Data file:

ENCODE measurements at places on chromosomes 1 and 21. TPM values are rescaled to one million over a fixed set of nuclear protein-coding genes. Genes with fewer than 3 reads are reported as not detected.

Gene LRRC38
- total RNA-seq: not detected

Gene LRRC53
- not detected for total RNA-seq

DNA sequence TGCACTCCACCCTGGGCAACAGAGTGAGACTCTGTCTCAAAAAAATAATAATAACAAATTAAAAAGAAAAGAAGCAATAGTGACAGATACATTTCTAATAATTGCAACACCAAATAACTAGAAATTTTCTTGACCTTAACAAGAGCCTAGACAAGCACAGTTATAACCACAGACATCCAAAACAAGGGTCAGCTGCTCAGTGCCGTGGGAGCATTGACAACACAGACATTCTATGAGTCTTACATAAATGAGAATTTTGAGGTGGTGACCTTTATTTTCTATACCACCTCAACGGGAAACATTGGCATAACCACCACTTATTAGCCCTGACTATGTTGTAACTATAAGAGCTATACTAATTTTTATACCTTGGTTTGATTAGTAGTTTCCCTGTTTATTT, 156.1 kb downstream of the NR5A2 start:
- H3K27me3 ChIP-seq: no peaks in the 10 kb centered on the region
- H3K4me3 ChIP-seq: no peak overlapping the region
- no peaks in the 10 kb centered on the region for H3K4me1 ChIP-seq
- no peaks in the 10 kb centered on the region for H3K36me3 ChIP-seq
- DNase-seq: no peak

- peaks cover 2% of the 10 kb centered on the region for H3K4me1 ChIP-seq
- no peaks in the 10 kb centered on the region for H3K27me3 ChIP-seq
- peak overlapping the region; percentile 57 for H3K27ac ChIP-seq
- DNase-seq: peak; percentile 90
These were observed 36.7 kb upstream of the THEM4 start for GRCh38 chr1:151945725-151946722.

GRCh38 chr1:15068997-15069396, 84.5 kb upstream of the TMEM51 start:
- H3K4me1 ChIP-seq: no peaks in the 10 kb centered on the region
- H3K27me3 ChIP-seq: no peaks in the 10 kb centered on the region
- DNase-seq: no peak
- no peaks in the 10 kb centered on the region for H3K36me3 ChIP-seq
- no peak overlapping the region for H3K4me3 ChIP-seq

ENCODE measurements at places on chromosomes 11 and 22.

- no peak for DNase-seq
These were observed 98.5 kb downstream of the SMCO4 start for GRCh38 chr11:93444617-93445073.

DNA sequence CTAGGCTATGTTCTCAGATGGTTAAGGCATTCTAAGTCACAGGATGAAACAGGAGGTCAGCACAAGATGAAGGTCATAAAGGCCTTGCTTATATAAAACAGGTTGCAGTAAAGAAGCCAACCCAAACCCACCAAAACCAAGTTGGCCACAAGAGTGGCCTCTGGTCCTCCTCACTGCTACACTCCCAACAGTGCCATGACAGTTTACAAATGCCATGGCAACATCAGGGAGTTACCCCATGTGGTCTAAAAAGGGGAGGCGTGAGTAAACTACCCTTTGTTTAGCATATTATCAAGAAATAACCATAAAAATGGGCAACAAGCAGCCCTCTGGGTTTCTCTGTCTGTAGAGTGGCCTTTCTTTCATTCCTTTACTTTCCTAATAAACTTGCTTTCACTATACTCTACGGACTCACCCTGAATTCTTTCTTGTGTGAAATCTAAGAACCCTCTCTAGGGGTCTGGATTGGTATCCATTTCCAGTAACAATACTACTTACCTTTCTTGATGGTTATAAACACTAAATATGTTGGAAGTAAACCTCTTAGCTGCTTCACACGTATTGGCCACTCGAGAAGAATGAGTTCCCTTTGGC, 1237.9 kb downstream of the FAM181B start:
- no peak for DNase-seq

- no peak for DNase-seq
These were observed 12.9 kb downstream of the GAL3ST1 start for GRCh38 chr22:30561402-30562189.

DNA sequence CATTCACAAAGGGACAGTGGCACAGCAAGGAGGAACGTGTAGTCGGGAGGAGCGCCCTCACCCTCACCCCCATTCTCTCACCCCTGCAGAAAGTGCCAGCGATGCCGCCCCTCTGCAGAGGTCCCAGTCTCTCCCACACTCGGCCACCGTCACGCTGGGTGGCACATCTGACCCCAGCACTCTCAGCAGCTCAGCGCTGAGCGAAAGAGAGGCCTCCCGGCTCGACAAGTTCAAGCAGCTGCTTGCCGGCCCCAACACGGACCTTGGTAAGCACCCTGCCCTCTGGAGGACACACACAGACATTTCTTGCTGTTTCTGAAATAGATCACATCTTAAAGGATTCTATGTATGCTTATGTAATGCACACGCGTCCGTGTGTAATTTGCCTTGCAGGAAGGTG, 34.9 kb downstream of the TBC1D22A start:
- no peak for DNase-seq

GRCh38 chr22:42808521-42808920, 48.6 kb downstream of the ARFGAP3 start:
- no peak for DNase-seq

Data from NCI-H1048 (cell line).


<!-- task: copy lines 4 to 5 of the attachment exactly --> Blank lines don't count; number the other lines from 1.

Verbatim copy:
Gene LRRC53
- not detected for total RNA-seq